In fact, consistent with sustained improvements of current account positions, capital inflows to those countries never returned to pre-crisis levels.
In Malaysia, capital outflows even temporarily increased after the crisis, as the funds frozen at the imposition of capital controls were gradually freed.
In only three cases did the external position deteriorate over the course of the crisis, two of which (Philippines 2000 and 2002) were single crisis cases.
The turnaround in Malaysia’s fiscal position (from a sizeable surplus to deficits) was largely the result of policy measures designed to stem the decline in output by aiming for expansionary fiscal policies.
A notable exception is the Brazil crisis in 1998, where a sizeable current account deficit persisted throughout the crisis and reserves did not recover.
To illustrate, Korea and Russia (two triple crises), where reserve accumulations were strongest, ran current account surpluses at the height of their crises of around 10 percent and 20 percent of GDP, respectively banking sector distress. However, data limitations do not allow a systematic test of the impact of a crisis on the banking system (some partial results are presented in Appendix I).
These categories are similar to those that may be used to examine the likelihood of entering into a crisis (see Ramakrisnan and Zalduendo (2006)). However, the considerations relevant to the probability of remaining or exiting a crisis (once the latter occurs) are quite different. See the discussion below.
Structural policies are also likely to be important in determining the duration of a capital account crisis. However, the difficulty of quantifying these policies in a consistent format limits the scope of their inclusion in our econometric analysis.
IMF-supported programs were in place in 15 out of the 18 crises in the sample. There were no programs (at the time) in Malaysia (1997), Philippines (2002), and Turkey (1998).
While the estimates are potentially subject to endogeneity bias (because exiting from crisis and certain policy options may be jointly determined), there is no selection bias since the sample includes only crisis observations, starting from the first quarter in crisis and ending with the exit quarter.
The hazard function determining the baseline probability is assumed to depend on the number of quarters spent in crisis. By construction, the exit probability increases with time if the estimated coefficient on the time variable is positive (i.e., a capital account crisis is treated as a finite event) and decreases if it is negative.
Data availability prevents the inclusion of household, corporate, and banking sector balance sheet indicators.
The AREAER classification ranks the various types of exchange rate regimes in eight categories, with higher values indicating a more flexible regime.
Similar results are obtained when cumulative IMF financing is normalized by the level of countries’ short-term external debt.
The inclusion of the (contemporaneous) IMF variable in the model is likely subject to an endogeneity problem, since the extent of the Fund’s financial involvement is likely to be correlated with the perceived severity of a crisis. To mitigate this problem, this variable is instrumented by the country’s IMF quota, lagged debt-to-GDP ratio, lagged short-term debt-to-reserves ratio, lagged current account balance in percent of GDP, real GDP growth, and a variable capturing the time spent in crisis (log of time in crisis). Because the severity of a crisis is likely to influence the size of the IMF financial package, the value of the IKAC index (lagged two quarters) is also included as an instrument. While the estimation results are robust to the choice of lag, the second lag yields the highest likelihood value.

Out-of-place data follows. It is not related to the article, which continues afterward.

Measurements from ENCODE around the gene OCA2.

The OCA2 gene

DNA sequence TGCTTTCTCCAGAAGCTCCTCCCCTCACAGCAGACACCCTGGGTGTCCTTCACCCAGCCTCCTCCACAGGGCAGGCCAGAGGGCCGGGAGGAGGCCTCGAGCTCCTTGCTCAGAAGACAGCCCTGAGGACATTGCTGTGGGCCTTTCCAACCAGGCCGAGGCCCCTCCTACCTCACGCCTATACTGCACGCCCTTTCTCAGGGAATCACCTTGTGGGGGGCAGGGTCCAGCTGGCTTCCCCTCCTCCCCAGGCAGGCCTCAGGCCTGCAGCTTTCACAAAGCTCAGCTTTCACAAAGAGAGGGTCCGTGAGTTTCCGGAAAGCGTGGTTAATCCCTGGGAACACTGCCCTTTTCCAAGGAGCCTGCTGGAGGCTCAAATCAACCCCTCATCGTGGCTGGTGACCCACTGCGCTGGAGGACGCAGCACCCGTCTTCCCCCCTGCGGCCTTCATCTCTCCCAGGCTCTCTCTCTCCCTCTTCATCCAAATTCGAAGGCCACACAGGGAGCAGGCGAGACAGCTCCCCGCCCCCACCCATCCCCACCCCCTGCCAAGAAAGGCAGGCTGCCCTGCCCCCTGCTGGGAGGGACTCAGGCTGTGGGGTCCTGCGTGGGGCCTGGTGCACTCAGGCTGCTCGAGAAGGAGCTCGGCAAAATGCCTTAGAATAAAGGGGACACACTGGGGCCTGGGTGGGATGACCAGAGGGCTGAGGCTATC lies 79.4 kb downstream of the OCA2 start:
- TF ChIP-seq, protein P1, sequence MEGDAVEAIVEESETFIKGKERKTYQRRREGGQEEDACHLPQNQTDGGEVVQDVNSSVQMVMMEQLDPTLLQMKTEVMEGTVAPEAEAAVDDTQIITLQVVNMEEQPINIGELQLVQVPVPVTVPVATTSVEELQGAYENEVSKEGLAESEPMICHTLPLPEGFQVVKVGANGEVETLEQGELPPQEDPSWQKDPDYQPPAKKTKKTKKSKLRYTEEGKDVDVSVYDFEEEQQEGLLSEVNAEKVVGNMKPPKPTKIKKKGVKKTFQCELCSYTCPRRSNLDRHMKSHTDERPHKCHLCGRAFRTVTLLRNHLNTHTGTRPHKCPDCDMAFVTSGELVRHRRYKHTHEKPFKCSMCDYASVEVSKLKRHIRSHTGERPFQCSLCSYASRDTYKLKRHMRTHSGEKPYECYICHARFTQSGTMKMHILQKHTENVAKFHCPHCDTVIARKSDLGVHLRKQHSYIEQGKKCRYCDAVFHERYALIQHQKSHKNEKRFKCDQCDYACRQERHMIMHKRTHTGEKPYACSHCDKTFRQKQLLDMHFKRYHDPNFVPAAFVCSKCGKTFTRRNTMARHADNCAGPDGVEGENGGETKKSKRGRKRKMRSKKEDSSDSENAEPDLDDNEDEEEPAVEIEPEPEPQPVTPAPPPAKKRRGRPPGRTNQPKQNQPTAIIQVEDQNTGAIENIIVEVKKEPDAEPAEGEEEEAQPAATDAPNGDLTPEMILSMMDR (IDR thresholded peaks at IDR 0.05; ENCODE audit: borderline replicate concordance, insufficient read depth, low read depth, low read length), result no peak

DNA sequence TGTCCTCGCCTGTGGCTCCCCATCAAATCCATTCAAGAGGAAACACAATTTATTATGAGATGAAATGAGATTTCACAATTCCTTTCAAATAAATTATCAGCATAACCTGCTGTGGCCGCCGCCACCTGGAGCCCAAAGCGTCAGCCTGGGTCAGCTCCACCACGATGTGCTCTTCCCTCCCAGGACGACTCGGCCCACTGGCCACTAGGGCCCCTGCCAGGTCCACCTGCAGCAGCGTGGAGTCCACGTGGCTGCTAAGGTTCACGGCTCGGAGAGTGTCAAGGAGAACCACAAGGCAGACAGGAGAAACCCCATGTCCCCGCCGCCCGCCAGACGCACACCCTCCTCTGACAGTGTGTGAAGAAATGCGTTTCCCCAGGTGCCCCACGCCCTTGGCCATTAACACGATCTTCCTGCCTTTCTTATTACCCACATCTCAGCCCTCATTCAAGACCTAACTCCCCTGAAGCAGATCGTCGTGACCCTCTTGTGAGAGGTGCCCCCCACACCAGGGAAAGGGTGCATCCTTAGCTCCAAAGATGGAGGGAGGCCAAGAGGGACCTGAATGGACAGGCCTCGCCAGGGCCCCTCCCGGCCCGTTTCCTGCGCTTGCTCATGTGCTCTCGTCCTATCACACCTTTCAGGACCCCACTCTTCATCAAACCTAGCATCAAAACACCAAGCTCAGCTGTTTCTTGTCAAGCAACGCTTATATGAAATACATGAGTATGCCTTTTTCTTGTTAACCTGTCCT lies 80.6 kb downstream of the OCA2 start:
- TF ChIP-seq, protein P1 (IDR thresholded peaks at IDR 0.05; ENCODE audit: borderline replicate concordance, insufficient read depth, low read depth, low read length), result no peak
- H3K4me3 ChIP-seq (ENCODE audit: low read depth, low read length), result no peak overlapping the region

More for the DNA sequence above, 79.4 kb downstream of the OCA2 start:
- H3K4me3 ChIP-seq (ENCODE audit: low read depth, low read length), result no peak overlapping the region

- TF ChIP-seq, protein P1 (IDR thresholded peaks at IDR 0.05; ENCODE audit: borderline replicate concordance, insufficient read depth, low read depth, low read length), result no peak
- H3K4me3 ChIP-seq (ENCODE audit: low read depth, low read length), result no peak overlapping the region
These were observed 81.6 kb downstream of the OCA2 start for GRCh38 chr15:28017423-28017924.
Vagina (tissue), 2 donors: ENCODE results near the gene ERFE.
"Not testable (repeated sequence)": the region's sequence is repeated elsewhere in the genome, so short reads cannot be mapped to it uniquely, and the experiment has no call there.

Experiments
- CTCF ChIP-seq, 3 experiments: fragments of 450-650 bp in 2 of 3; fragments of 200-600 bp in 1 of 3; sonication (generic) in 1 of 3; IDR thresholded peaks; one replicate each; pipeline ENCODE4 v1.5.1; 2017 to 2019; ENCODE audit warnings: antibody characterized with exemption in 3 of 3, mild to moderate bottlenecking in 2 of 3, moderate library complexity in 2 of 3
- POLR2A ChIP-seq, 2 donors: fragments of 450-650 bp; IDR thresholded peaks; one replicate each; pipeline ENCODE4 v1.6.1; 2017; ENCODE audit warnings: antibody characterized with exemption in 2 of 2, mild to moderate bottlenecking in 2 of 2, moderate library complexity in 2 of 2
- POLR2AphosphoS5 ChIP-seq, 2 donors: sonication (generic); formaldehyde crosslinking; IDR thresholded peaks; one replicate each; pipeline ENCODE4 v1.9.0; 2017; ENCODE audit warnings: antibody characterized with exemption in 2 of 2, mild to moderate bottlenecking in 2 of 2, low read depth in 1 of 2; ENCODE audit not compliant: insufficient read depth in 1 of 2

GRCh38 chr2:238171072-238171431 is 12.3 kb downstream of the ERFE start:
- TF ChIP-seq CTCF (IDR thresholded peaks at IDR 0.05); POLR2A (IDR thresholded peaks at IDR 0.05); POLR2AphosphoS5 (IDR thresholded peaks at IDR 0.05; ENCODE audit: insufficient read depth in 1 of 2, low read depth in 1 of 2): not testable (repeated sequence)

In the specifications with time dependency, the exchange rate regime has p-values of 0.13 and 0.17 in regressions 2a and 3a, respectively.
By construction, the cumulative IMF financing variable increases with time. Similarly, a shift toward greater exchange rate flexibility (higher indices denote more flexible exchange rate regimes) is also likely to display some correlation with the time variable. These features are likely to introduce multicollinearity in specifications that include the time variable component of the hazard function.
While it is technically difficult to use similar diagnostic tools for the model with no time variable without making arbitrary assumptions on the disbursement profile of IMF financing, the comparable likelihood value for this model also indicates significant explanatory power.
This specification has the lowest Bayesian and Akaike information criteria, suggesting that it strikes the best balance between parsimony and performance among the three alternative specifications.
Given that the dependent variable in the model is a binary indicator of the end of a crisis, a positive coefficient in the estimated regressions associates higher values of an explanatory variable with a greater probability of exiting from crisis.
This result seems to confirm the findings of other studies (see Eichengreen et al (1998)) according to which the chances of a smooth transition to greater exchange rate flexibility are generally not good in a crisis. Indeed, our findings show that the level of a country’s external debt—which is highly sensitive to exchange rate dynamics—is a critical factor influencing the probability of exiting from a crisis.
An alternative interpretation of this term is that it captures measurement errors in recorded regressors or recorded survival times.